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Latest UpdatesNature & EnvironmentThe Great Indian Bustard: What is ‘great’ about this bird?

The Great Indian Bustard: What is ‘great’ about this bird?

The Great Indian Bustard was poached in Pakistan recently and the poachers got themselves photographed with the carcasses of birds in their hands and guns on their shoulders. Surprisingly the incident received no stern action in Pakistan, but gave shock to Indian conservationists…EBNW reports… 

The Great Indian Bustard (GIB) has ‘Great’ accommodated in its name but it may now have ‘less’ greater meaning. Reasons? 

John P. Raffety, editor of Encyclopedia Britannica, says, “The GIB was listed as “Endangered Species” on International Union for Conservation of Nature and Natural Resources (IUCN) Red List of threatened species in 1994. By 2011, however, the population decline was so severe that the IUCN reclassified the species as “Critically Endangered”. An estimated 50 to 250 mature birds remain. Their largest concentration, perhaps 175 birds, occurs in state of Rajasthan, India.” 

The Great Indian Bustard: What is ‘great’ about this bird?

John is editor of Encyclopedia Britannica. He writes about Earth processes and environment. The WWF – India says, “The biggest threat to this species is hunting, which is still prevalent in Pakistan” neighbour to India. 

WWF – India’s claim has been proved correct, again. 

The Great Indian Bustards poached in Pak

The Great Indian Bustard: What is ‘great’ about this bird?

On 2 April, 2021, two male GIBs were poached in Pakistan’s Cholistan desert. The poachers got themselves photographed with the carcasses of birds in their hands and guns on their shoulders. While the incident received no stern action in Pakistan, it gave shock to Indian conservationists 

This group of hunters, allegedly led by a retired Major of the Pakistan Army, enacted the poaching-scene in Pakistan in its protected area of southern Punjab’s Cholistan game reserve. He is known as retired Major Tanveer Hussain Shah, a resident of Rahim Yar Khan district. With his accomplices, he also attacked wildlife officials of that country when they tried to stop the group from hunting GIBs and chinkara deer.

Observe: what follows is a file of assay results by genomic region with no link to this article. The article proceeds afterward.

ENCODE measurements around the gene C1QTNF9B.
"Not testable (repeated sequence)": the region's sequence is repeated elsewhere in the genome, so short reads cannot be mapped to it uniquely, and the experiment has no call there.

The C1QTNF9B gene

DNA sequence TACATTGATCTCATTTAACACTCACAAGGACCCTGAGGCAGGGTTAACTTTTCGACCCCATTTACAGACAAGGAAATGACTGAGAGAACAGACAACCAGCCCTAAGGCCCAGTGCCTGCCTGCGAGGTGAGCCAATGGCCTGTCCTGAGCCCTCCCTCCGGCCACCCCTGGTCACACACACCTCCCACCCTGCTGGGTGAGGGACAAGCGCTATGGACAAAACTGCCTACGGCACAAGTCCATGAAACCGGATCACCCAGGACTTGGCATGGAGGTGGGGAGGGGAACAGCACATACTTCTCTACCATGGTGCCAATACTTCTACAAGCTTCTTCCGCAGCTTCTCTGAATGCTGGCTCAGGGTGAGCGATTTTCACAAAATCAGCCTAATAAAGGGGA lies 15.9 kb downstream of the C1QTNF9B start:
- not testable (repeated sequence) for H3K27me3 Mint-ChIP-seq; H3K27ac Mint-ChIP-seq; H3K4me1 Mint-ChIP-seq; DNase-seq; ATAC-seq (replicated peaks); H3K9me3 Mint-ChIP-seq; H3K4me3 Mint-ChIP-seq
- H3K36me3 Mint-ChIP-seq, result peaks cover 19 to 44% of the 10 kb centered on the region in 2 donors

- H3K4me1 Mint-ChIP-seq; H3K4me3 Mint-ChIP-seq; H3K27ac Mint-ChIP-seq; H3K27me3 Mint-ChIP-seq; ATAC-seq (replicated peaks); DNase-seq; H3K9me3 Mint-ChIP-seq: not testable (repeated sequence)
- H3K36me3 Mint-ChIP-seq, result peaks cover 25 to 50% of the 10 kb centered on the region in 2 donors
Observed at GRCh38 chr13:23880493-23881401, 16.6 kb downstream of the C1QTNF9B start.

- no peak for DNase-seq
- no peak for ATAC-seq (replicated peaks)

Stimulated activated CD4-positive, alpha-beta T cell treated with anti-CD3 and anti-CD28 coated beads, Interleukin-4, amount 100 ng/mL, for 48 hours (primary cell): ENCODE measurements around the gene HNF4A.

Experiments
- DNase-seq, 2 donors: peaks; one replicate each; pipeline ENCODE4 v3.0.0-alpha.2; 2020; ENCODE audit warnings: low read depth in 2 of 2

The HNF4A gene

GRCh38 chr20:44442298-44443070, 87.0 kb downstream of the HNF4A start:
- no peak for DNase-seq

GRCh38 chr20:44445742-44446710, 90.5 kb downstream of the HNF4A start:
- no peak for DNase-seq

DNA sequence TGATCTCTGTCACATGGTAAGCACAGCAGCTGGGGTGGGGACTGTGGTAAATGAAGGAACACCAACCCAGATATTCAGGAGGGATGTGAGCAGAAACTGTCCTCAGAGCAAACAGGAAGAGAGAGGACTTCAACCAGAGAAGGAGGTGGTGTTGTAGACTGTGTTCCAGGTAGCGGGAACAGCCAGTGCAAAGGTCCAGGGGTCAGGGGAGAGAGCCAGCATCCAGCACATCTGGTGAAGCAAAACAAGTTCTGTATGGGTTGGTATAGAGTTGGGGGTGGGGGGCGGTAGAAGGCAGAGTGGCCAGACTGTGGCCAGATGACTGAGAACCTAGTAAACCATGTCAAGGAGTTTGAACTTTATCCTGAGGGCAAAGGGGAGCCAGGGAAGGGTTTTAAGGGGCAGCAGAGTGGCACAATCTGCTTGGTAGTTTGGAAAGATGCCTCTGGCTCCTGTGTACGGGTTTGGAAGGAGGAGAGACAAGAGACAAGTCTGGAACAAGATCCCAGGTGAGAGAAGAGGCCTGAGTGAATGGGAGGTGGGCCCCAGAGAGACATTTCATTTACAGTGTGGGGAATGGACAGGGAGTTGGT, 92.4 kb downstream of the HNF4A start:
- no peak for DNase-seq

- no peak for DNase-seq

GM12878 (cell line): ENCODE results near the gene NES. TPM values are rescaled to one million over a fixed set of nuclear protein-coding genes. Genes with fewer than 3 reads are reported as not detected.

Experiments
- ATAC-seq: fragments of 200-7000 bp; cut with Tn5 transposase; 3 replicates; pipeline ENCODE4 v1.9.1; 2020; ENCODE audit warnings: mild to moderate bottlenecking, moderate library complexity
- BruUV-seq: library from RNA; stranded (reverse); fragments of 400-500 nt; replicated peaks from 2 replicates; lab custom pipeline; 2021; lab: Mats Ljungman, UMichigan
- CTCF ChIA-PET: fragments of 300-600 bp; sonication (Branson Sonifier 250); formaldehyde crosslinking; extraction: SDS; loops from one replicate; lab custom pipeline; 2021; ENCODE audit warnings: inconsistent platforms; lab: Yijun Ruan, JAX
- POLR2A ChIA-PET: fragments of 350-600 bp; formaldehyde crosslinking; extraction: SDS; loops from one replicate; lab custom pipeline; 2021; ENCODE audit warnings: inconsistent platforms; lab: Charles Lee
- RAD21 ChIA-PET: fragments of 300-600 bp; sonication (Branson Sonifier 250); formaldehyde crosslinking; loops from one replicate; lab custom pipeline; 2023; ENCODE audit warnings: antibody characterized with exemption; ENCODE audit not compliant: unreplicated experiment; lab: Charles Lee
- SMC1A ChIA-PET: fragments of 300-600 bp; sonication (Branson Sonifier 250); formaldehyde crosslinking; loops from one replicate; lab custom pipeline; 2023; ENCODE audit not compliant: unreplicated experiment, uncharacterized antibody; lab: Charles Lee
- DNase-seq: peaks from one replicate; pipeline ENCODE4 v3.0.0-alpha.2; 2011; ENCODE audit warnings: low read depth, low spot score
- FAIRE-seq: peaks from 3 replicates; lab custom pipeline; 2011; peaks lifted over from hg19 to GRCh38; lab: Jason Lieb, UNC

The Great Indian Bustards poached: TWSI condemns the poaching

The Tourism & Wildlife Society of India (TWSI) has condemned the poaching of GIBs, while expressing surprise that the people in the neighbouring country continued to kill this rare species of birds. “It cannot take place without the cover provided by the government authorities in Pakistan. This incident should be probed thoroughly and the poachers punished,” TWSI honorary secretary Harsh Vardhan said.  

“As Rajasthan shares the international border with Pakistan’s Sindh and Punjab provinces, it is suspected that Indian-bred GIBs will fly across to Pakistan’s desert and will be easy prey for the gun-toting poachers there. This incident is a clear indication of the things to come,” Mr. Vardhan said. 

The Great Indian Bustard: What is ‘great’ about this bird?

Great Indian Bustard killed: The Wildlife Institute of India’s speaks

Wildlife Institute of India’s Dean and senior scientist, Yaduvendradev Jhala said the project teams had surveyed the border areas near Bikaner and had not found any GIB there. The habitat in Cholistan, where the GIBs were killed, looked much better than the Indian side, as it had no cattle, he said. 

Jhala along with his scientist colleague, Suthirtha Datta,  assisted wildlife authorities in Rajasthan to succeed with captive breeding of GIB in the Desert National park (DNK), Jaisalmer, after a prolonged debate, how and why to do it. 

Great Indian Bustard breeding: 16 chicks reared in DNP

Sixteen chicks of GIB are in hands now (May 2021) being reared in DNP by a team technically supported by the Houbara Breeding Centre of United Arab Emirates, located in Abu Dhabi. 

At a time when India had stepped up breeding initiatives for the GIB, such an incident taking place in Pakistan was “most horrendous”, said Vardhan. The TWSI has shot off a letter to the Pakistan High Commission seeking a probe by its government and calling for stringent punishment to the poachers. 

Great Indian Bustard poaching: Pak group raises concern

A Pakistani environmentalists’ group, Save the Wild, has also sought the intervention of Army chief Gen. Qamar Javed Bajwa in the matter, since the main culprit is a retired Army officer. The group has appealed to Gen. Bajwa to ensure the survival of wildlife in Cholistan, so that the GIB, facing the threat of extinction, is protected. 

Note: The graph in the feature image and cartoon are courtesy Devesh Gadvi, Deputy Director at The Corbett Foundation, engaged in conservation of the species.

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